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Tick Prevention

Ticks are becoming more prevalent in northern Indiana every year. It is important to protect your pet from tick infestation because ticks can transmit numerous diseases that can affect dogs, cats, and humans. Not only will you protect your pet from contracting a tick-borne disease, but you will also be protecting your family.

 

Species of Ticks

 

There are several species of ticks found throughout the United States. The most commonly identified ticks in northern Indiana are the Black-legged tick or Deer tick, the American dog tick, and the Brown dog tick. On rare occasions, the Lone-Star tick has been identified. If you find a tick on your pet, identification can be helpful in determining their risk for different tick-borne diseases. Some diseases are transmitted by a specific species of tick.

 

Tick-borne Diseases

  • Anaplasmosis: Anaplasmosis is a bacteria transmitted by Deer ticks and Brown dog ticks. It can cause fever, depression, lethargy, weakness, and an enlarged spleen

  • Babesiosis: This disease is caused by a bacteria transmitted by many species of ticks. It can cause fever, loss of appetite, weight loss, anemia, low platelet count, enlarged spleen, vomiting, swollen abdomen (ascites), edema, and bleeding of the gums. 

  • Ehrlichiosis: Ehrlichiosis is caused by a bacteria transmitted by the Brown dog tick and American dog tick. It can cause fever, anorexia, weight loss, lethargy, depression, discharge from the eyes and nose, swollen lymph nodes, anemia, low platelet count, and low white blood cell count.

  • Feline Infectious Anemia (FIA): This disease of cats is caused by a bacteria called Mycoplasma hemofelis. It is transmitted by different species of ticks and can cause anemia ranging from mild to severe depending on the stage of the infection. Cats affected by FIA may show signs of anorexia, weight loss, lethargy, weakness, pale gums, vomiting, fever, rapid breathing, heart arrhythmias, icterus, and kidney failure. FIA can be fatal if it goes untreated.

  • Lyme Disease: This disease is caused by a bacteria transmitted by the Deer tick. See our page on Lyme disease for more information.

  • Rocky Mountain Spotted Fever: RMSF is caused by a bacteria that can be transmitted by the American dog tick and Brown dog tick. It can be transmitted to dogs and humans. In dogs, signs of disease include fever, anorexia, depression, lethargy, stiffness, edema, swollen lymph nodes, and neurologic signs.

  • Tick Paralysis - This condition is caused by a neurotoxin produced in the saliva of some female ticks. An affected dog will have ascending limb paralysis, change or loss of voice, coughing, vomiting, and pooling saliva in the mouth. Clinical signs will resolve once the attached tick is identified and removed.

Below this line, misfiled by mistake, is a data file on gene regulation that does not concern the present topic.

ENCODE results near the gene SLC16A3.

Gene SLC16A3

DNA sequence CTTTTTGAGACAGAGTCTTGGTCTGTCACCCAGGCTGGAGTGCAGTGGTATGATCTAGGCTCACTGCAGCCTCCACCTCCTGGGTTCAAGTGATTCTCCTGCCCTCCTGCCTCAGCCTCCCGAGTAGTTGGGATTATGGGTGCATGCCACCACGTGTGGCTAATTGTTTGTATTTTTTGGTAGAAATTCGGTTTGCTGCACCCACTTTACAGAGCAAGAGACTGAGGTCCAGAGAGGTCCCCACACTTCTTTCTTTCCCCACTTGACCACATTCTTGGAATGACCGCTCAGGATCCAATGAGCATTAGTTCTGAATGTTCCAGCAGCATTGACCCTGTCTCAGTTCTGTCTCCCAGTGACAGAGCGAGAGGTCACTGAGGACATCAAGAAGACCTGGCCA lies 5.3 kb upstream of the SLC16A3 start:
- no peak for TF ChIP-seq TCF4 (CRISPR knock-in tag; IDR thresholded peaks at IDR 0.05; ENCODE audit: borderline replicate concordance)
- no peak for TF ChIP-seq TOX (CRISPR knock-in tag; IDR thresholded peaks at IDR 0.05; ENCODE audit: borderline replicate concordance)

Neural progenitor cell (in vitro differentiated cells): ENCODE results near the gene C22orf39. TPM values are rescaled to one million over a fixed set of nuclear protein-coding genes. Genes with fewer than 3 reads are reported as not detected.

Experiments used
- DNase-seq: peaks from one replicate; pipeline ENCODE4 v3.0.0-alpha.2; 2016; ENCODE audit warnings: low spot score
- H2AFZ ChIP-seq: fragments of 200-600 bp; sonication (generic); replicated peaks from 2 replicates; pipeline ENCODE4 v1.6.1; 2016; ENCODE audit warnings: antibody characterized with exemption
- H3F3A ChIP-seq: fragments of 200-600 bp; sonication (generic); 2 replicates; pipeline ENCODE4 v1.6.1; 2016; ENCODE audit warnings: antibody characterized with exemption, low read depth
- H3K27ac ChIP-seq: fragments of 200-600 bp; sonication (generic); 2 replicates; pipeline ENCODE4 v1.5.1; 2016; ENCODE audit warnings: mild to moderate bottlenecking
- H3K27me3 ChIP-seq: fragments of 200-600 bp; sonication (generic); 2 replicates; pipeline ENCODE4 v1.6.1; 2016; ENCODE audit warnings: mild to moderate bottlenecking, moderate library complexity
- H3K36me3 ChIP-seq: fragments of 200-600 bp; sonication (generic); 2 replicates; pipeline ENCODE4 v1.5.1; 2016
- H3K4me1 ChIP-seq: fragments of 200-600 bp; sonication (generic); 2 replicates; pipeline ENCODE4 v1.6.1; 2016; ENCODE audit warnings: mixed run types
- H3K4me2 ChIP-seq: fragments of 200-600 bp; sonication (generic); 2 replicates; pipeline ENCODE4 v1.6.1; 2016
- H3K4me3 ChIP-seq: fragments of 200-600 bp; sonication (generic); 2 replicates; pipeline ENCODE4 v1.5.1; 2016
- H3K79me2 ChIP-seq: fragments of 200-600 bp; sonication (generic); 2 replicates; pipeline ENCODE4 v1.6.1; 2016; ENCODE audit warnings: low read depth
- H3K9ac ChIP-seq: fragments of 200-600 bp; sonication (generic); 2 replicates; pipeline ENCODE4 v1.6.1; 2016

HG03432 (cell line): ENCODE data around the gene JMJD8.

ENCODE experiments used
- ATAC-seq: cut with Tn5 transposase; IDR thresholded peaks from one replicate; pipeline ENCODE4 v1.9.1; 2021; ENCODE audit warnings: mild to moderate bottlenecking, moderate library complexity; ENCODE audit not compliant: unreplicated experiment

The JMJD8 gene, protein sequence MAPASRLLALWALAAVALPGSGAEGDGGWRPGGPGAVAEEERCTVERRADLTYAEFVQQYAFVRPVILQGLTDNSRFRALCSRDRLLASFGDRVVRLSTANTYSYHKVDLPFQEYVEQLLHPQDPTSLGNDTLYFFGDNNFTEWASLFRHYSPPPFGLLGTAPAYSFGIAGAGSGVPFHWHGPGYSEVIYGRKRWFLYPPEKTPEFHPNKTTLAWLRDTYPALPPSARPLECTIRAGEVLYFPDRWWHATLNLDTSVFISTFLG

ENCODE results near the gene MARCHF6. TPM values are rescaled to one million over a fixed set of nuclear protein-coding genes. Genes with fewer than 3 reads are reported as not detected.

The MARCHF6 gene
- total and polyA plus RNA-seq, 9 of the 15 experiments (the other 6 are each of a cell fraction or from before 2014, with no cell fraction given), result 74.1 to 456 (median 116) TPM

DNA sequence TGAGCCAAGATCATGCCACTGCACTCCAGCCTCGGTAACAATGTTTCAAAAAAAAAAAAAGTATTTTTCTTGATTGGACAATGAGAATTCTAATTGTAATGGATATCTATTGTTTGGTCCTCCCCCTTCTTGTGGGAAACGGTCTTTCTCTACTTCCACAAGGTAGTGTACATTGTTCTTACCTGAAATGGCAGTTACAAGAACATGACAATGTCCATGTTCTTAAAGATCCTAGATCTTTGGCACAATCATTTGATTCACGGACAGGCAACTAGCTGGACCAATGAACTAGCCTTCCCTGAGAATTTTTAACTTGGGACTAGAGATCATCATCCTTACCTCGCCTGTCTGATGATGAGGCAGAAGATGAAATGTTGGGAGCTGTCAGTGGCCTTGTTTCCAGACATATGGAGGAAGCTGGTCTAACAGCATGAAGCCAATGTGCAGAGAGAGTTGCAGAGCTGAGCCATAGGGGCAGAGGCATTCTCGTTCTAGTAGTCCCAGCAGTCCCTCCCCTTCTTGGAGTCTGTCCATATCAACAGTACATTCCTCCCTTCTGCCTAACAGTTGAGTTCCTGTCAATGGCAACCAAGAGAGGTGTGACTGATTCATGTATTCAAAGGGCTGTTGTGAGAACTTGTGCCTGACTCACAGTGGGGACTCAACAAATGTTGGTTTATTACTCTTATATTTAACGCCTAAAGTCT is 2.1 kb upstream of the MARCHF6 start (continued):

Tick Prevention

 

We recommend that tick prevention be used on all pets that are at risk of tick exposure. This includes pets that spend time in wooded areas, long grass, ditches, brush, or near bodies of water. Ticks are most prevalent in the late spring to early fall. We recommend starting a tick preventative when the temperature is consistently above 50 and continuing until a hard frost occurs in the fall. Typically, this is April-November in northern Indiana, but variation can occur.

Dog Tick Preventatives

The mode of action refers to how the flea is affected by the preventative product. “Bite” means that the flea must bite the dog to be affected while “repellant” means that the product helps to repel fleas.

Cat Tick Preventatives

The mode of action refers to how the flea is affected by the preventative product. “Bite” means that the flea must bite the cat to be affected while “repellant” means that the product helps to repel fleas.

How to remove a tick

  1. Use fine-tipped tweezers to grasp the tick as close to the skin’s surface as possible.

  2. Pull upward with steady, even pressure (as shown in diagram below). DO NOT twist or jerk the tick; this can cause the mouth-parts to break off and remain in the skin. If this happens, remove the mouth-parts with tweezers. If you are unable to remove the mouth easily with clean tweezers, leave it alone and let the skin heal.

  3. After removing the tick, thoroughly clean the bite area and your hands with rubbing alcohol, an iodine scrub, or soap and water. Also be sure to contact your veterinarian to let them know about the tick found on your pet.

 
Removing Ticks